• Substitution of natural gas for other fossil fuels cannot be the sole basis for long-term U.S. efforts to address climate change because natural gas is a fossil fuel and its combustion emits greenhouse gases. To avoid dangerous climate change, greater reductions will be necessary than natural gas alone can provide. Ensuring that low-carbon investment dramatically expands must be a priority. Zero-emission sources of energy, such as wind, nuclear and solar, are critical, as are the use of carbon capture-and-storage technologies at fossil fuel plants and continued improvements in energy efficiency.
• Along with substituting natural gas for other fossil fuels, direct releases of methane into the atmosphere must be minimized. It is important to better understand and more accurately measure the greenhouse gas emissions from natural gas production and use in order to achieve emissions reductions along the entire natural gas value chain.”
Countries like India should emulate the Chinese model and become self-sufficient in meeting their growing energy demand without relying completely on imported Petroleum products. Import of petroleum products is the single largest foreign exchange drain for India, restricting their economic growth to less than 5%. Countries that rely completely on coal-fired power plants can set up coal hydro-gasification and gasification plants to reduce their Carbon emissions in the immediate future while setting up renewable energy projects as a long-term solution.
Transiting Carbon economy into Hydrogen economy is a bumpy road and it will not be easy to achieve in a short span of time. The logical path for such transition will be to switch coal based power generation into gas based power generation for the following reasons.
The largest Carbon emissions are from power generation and transportation. Transportation industry is already going through a transition from fossil fuel to Hydrogen. More future cars will be based either on Fuel cell or Electric and in both cases the fuel is the critical issue. Battery technology also will be an issue for Electric cars. It is more practical to generate Hydrogen from natural gas and to set up Hydrogen fuel stations than generating Hydrogen from solar powered water electrolysis. With improvement on Fuel cell technology it is more likely that PEM Fuel cell may be able to operate on Hydrogen derived from natural gas that is completely free from any Sulphur compounds. Even for Electric cars, natural gas will play an important role as a fuel for power generation and distribution in the near future as we transit from Carbon economy to full fledged Hydrogen economy.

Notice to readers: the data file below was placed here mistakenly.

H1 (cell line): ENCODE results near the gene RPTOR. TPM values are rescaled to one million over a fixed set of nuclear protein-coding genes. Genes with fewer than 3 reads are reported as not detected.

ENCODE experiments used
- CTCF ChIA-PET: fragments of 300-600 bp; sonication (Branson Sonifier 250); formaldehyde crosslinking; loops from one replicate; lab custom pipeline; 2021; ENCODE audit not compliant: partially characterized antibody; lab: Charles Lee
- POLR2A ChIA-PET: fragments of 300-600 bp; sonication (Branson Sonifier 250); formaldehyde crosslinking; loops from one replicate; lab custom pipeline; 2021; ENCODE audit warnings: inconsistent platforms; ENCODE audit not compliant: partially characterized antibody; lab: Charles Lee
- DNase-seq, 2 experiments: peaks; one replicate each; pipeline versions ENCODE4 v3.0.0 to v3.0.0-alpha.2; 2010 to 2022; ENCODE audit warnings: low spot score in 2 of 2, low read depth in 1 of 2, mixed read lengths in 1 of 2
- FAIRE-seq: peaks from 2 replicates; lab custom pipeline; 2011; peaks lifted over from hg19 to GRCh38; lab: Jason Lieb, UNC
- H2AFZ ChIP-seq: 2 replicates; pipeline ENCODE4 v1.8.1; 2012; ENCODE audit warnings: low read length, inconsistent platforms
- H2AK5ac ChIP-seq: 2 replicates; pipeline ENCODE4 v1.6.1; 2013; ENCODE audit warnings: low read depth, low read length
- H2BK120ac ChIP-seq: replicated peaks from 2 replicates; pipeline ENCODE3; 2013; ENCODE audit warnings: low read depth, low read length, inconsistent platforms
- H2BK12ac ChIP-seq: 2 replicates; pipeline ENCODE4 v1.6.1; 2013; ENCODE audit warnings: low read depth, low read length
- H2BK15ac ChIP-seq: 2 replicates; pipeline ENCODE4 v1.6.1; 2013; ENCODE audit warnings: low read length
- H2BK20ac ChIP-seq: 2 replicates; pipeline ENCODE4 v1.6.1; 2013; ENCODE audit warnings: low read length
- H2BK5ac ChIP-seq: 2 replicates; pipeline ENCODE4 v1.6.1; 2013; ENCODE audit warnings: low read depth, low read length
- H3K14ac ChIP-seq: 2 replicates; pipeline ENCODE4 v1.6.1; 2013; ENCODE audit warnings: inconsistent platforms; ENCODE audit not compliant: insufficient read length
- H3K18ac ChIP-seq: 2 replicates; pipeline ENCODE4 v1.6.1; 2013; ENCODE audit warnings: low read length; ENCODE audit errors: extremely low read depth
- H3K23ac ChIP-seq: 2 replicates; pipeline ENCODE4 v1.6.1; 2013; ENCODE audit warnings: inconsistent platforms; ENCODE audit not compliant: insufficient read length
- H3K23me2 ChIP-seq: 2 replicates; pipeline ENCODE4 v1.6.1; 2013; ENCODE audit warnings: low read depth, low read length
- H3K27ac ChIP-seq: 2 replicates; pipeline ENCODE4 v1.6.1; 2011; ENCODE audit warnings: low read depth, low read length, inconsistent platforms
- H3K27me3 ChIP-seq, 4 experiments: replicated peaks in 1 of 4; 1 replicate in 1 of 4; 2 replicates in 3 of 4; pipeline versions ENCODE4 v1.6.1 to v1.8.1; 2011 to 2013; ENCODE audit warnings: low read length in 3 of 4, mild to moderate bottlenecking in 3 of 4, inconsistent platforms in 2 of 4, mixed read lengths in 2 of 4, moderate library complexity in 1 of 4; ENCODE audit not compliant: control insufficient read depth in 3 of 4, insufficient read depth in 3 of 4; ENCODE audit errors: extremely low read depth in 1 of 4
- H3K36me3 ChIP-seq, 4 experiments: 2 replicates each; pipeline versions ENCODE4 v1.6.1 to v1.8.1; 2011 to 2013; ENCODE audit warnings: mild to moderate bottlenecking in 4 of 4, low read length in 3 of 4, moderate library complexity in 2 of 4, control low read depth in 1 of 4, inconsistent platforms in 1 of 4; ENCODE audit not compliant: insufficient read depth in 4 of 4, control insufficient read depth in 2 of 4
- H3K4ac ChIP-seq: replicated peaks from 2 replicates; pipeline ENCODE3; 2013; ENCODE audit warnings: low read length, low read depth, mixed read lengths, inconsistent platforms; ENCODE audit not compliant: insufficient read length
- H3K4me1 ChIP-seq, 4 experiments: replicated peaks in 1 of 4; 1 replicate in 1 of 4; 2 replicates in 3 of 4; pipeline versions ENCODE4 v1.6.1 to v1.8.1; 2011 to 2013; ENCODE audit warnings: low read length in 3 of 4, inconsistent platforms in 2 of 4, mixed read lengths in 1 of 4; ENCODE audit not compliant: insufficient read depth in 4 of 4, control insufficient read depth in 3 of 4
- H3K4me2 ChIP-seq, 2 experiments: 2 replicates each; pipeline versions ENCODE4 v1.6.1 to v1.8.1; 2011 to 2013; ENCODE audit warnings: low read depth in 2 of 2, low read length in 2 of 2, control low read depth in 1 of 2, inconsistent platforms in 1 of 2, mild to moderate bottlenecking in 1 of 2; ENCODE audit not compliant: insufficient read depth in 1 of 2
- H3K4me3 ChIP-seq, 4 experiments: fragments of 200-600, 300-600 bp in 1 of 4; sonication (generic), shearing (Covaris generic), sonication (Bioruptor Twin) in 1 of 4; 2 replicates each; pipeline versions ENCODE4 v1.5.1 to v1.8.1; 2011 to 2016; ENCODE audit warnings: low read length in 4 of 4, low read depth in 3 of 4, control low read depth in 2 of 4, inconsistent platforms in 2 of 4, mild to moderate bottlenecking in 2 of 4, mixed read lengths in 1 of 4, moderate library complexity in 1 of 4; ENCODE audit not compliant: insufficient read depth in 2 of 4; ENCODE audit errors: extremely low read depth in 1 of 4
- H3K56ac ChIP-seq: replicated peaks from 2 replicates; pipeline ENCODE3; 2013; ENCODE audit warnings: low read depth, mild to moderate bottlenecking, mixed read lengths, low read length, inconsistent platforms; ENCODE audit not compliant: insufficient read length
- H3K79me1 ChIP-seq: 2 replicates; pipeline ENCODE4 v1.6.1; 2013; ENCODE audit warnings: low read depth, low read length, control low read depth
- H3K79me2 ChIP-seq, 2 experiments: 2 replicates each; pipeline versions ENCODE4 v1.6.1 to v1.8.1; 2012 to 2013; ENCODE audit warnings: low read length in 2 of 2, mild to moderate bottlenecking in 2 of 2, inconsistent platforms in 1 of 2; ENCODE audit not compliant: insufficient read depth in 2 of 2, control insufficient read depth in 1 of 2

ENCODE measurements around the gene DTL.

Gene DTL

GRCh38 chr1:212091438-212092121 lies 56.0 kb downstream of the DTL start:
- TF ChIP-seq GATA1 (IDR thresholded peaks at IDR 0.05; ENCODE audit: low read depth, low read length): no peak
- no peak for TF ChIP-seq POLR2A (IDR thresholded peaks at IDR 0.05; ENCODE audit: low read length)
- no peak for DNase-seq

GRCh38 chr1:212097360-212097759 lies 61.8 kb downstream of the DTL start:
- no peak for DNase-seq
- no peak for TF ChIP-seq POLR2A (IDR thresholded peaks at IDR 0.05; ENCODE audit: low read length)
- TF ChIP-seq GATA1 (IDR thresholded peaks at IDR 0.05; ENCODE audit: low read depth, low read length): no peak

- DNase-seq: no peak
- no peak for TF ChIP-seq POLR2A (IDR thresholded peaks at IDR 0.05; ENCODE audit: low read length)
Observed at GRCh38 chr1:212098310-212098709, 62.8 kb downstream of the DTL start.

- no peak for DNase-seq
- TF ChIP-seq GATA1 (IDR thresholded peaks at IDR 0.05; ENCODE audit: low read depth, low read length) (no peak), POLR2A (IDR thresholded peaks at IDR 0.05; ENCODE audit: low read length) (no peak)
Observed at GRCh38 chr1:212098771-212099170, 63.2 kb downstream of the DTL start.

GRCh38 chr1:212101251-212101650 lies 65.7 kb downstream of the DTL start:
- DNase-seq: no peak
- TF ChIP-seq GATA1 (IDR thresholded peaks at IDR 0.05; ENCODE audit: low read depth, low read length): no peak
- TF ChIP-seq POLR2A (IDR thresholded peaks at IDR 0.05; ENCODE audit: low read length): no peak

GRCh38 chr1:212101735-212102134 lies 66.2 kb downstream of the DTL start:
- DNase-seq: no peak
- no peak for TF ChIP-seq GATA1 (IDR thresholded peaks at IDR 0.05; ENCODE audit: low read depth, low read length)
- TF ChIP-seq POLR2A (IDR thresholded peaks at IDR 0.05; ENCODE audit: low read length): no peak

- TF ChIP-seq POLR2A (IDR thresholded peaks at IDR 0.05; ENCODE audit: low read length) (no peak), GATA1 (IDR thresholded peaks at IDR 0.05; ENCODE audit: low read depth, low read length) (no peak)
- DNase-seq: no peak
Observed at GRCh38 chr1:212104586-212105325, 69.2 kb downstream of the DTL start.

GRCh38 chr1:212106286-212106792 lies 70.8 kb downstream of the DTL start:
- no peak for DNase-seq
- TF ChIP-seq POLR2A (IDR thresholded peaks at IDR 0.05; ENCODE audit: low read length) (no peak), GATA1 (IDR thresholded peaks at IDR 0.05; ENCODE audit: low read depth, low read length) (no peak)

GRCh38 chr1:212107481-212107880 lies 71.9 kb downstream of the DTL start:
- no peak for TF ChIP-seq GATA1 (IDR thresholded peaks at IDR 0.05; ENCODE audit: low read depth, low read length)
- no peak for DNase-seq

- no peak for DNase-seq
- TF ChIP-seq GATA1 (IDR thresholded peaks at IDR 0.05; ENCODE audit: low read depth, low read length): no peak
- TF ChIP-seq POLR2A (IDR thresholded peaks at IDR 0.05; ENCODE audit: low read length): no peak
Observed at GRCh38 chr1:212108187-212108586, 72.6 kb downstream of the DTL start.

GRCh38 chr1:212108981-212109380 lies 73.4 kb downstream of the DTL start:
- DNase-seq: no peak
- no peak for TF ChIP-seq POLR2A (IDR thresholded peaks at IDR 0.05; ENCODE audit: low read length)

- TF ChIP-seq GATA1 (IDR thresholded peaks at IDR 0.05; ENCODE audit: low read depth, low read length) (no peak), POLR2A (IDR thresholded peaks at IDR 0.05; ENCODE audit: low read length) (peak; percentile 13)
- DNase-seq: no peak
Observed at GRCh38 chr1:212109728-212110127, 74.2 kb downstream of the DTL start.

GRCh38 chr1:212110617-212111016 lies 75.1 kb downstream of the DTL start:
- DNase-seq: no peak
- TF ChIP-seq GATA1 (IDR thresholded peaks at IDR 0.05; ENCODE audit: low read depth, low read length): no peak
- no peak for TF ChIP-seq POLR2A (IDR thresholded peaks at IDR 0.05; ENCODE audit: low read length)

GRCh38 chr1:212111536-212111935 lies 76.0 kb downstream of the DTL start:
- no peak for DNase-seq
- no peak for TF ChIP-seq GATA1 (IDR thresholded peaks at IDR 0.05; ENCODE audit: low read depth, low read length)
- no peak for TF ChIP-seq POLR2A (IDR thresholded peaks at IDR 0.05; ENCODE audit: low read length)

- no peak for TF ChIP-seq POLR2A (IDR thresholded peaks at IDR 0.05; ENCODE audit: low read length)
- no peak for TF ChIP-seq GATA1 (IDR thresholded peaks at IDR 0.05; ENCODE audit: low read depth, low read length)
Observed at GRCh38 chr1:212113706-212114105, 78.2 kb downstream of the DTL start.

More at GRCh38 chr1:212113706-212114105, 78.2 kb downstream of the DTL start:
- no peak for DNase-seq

Countries like India with highest economic growth will have to be pragmatic by setting up more SNG plants with indigenous coal than depending on imported LNG. India has only two LNG terminals currently in operation but do not have gas transmission infrastructure. With increasing demand for natural gas from all over the world and lack of LNG receiving terminals, India will have to face a serious fuel and power shortage in the future. By installing more coal gasification and SNG plants with down-stream products like like Diesel and petrol, India can overcome the fuel and power shortage. In fact India set up the first coal gasification and Ammonia and Urea plant in Neyveli (Neyveli Lignite Corporation) way back in Fifties after her independence and it is time to visit the past.
Renewable energy is certainly the long term solution for energy demand but we have to consider the amount of GHG emission associated with production PV solar panels, wind turbines and batteries. There is no easy fix to reduce GHG emission in short span of time but switching Carbon to hydrocarbon will certainly reduce the emissions scientists are advocating and water (steam) is the key to introduce such Hydrogen atom into the Carbon atom. That is why we always believe “Water and Energy are two sides of the same coin” and renewable Hydrogen will be the key to our future energy.
President Obama's recent announcement of Carbon reduction plan by coal-fired power plants in USA is a bold step in the right direction.A more ambitious plan may be required to avoid catastrophic climate change that might cost billions of dollar in health related issues and on rebuilding damaged infrastructure.
For more information on the above topic please refer to the following link:
Source: Harvard University
Link: Coal to Natural gas Fuel switching and Carbon dioxide (CO2) emission reduction.
Date: Apr 2011.
Author: Jackson Salovaara.